In the contest between two movies in which one man is forced to take on an entire fraternity of villains, Neighbors edged out The Amazing Spider-Man 2 to take the top spot this weekend, debuting with $51.1 million. It’s a victory that also earned Neighbors a vaunted place on all sorts of other, very specific charts, including making it one of the top three highest openings for R-rated comedies, and second all-time in “College Comedy Openings,” where it ranks just behind that classic tale of raunchy college shenanigans, Monsters University. It’s also the biggest opening ever for “Movies In Which You See Seth Rogen’s Face,” and likely guaranteed to remain the all-time No. 1 among “Movies Where You See Seth Rogen’s Face Making Out With Rose Byrne’s Face, And Look, Just Go With It.”
Among the two newcomers to the Top 10, Moms’ Night Out rode the current craze for “faith-based” entertainment all the way to seventh place, where it rested. The comedy earned $4.2 million from audiences who were eager to see some good, Christian ladies cut loose and briefly ignore the laws of Leviticus for one wild evening, sometimes wearing clothing woven of as many as three kinds of material. And Legends Of Oz: Dorothy’s Return rode the everlasting craze for mining as much as possible from the public domain—even if it means attaching the voices of Jim Belushi, Dan Aykroyd, and Kelsey Grammer to the kind of severe computer graphics used as a rasp, to shape the rods and cones of toddler eyes—all the way to eighth place, with $3.7 million.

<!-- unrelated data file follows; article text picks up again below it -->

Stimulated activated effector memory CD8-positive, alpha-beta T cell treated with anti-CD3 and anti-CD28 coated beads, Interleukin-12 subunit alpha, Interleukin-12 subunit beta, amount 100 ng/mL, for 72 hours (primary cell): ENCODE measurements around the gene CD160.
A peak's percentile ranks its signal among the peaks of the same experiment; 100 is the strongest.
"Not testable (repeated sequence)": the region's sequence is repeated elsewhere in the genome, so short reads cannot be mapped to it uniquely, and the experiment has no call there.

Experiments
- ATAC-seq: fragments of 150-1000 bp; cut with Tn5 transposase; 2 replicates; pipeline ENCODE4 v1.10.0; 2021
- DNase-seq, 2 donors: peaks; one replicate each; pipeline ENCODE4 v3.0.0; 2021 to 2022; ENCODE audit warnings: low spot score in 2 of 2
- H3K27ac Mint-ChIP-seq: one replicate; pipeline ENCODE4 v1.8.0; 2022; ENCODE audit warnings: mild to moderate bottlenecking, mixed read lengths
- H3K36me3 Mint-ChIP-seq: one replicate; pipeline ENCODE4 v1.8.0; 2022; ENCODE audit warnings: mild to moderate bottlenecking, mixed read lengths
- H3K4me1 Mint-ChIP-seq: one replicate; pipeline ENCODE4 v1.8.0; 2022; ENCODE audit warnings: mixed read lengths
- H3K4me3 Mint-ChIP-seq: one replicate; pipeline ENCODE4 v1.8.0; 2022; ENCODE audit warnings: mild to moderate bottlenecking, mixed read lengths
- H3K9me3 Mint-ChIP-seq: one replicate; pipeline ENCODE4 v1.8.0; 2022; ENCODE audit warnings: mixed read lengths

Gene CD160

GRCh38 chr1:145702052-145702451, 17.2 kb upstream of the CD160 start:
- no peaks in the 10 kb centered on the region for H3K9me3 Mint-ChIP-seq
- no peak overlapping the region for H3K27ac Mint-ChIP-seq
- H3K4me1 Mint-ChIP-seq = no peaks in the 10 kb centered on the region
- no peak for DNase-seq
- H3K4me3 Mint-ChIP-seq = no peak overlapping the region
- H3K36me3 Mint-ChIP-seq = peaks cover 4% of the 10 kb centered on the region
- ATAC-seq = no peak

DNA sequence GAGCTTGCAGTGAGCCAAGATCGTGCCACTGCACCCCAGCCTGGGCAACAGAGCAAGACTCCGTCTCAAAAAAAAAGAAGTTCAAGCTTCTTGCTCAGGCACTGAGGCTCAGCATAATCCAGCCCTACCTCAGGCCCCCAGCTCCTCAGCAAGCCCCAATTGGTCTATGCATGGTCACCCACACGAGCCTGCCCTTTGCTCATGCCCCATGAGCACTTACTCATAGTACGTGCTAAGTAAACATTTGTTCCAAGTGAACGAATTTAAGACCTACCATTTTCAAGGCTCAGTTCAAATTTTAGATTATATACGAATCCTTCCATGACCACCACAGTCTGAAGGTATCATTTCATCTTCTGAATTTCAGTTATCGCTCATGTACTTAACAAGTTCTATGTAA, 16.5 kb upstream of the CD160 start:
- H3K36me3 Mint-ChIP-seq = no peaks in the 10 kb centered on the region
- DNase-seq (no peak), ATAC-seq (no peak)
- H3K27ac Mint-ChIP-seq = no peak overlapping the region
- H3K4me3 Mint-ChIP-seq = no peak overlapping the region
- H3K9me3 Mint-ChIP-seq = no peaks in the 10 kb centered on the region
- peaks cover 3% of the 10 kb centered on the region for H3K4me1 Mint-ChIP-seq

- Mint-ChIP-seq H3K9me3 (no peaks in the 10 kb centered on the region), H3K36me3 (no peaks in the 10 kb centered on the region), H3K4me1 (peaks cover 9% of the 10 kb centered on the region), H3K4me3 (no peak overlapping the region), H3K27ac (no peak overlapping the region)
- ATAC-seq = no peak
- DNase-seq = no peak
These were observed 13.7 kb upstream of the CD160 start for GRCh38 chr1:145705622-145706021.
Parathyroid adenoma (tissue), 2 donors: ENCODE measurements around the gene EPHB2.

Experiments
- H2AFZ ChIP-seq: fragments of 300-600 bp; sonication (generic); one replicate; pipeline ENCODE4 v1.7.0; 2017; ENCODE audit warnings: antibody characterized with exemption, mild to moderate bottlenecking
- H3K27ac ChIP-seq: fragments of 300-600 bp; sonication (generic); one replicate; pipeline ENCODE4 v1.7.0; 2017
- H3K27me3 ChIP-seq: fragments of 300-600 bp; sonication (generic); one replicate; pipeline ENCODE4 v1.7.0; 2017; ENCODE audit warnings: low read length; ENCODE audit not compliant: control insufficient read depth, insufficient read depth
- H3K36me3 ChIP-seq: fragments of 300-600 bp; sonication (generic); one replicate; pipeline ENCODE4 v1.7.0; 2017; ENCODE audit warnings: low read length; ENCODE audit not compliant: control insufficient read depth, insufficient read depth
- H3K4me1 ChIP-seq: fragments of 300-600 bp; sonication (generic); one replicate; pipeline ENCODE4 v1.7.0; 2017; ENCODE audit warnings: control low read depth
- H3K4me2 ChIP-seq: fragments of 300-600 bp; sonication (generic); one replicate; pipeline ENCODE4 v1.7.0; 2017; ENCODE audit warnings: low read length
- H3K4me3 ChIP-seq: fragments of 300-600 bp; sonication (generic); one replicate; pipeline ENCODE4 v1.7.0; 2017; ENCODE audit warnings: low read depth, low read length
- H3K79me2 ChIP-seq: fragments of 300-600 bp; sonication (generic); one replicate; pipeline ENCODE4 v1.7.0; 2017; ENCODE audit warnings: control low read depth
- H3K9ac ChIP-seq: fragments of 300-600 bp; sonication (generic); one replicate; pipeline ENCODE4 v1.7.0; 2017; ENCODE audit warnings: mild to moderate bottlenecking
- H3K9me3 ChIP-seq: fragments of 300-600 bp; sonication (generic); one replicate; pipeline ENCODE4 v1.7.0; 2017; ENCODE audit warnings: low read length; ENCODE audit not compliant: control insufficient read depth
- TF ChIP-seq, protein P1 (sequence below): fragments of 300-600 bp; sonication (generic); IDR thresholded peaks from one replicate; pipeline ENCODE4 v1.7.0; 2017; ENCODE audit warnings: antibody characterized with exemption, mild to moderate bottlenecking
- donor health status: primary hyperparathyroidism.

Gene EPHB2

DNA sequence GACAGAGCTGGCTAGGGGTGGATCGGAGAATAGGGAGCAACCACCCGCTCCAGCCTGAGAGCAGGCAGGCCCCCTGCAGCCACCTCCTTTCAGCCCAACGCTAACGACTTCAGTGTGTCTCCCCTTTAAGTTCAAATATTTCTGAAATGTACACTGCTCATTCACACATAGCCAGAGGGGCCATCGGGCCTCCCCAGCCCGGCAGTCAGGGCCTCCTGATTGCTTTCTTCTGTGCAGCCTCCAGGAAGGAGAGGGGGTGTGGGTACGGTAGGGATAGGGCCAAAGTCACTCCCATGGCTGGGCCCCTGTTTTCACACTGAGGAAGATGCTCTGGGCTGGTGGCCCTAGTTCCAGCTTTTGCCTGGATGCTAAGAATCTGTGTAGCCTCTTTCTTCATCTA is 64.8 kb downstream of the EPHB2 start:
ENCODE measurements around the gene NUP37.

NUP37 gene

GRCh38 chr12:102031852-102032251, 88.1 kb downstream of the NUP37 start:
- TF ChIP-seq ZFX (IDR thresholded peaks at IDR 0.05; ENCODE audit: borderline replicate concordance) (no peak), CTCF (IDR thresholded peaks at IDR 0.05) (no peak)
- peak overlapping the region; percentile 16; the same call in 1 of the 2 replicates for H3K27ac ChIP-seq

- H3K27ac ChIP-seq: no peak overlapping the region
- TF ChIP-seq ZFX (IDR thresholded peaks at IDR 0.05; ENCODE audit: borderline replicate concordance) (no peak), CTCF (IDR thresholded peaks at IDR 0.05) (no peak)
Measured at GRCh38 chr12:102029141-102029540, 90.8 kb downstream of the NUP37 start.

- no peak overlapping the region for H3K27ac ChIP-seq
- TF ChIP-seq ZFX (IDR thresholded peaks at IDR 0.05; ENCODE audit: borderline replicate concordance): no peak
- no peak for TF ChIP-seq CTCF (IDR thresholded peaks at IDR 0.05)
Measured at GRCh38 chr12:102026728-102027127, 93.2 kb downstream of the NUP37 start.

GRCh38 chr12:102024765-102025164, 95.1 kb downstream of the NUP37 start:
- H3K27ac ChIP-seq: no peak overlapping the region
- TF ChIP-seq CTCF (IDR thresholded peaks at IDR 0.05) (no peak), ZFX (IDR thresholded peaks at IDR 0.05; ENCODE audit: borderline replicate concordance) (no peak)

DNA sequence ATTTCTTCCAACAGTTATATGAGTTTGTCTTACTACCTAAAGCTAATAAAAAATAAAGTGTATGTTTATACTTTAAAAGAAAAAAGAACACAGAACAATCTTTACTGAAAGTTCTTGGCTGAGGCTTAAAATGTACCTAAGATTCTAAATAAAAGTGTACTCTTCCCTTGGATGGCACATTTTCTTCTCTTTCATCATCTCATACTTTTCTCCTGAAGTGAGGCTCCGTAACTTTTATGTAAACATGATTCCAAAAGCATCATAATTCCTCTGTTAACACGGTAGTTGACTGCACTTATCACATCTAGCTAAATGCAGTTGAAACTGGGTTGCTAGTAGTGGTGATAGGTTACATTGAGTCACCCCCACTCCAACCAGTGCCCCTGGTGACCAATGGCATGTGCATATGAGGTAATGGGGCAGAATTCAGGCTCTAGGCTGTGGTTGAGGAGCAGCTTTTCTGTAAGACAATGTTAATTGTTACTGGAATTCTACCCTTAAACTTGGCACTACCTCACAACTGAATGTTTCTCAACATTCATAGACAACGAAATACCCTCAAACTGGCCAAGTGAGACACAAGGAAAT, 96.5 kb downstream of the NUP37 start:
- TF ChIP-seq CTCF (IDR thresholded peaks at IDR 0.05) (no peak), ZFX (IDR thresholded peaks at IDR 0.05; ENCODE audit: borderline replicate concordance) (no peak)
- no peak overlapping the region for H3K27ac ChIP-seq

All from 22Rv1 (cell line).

And in limited release, given the choice between Chef, a movie where Jon Favreau lingers over delicious sandwiches, and Fed Up, a documentary where Katie Couric rails against delicious sandwiches, audiences overwhelmingly chose the former. Chef earned $204,000 to Fed Up’s $130,000, despite Fed Up being in three times as many theaters, and so the edict is clear: Shut it, Katie Couric. America wants a sandwich. And finally, in the contest between indie films made by actors working in wildly varying degrees of self-indulgence, the James Franco-written-and-starring-and-engaging-in-relentless-bids-for-viral-promotion Palo Alto ($80,600 in four theaters) trumped God’s Pocket from John Slattery ($23,400 in three theaters), suggesting that, in his future efforts, Slattery might be wise to post more embarrassing things on Instagram.
For more detailed numbers, visit Box Office Mojo.
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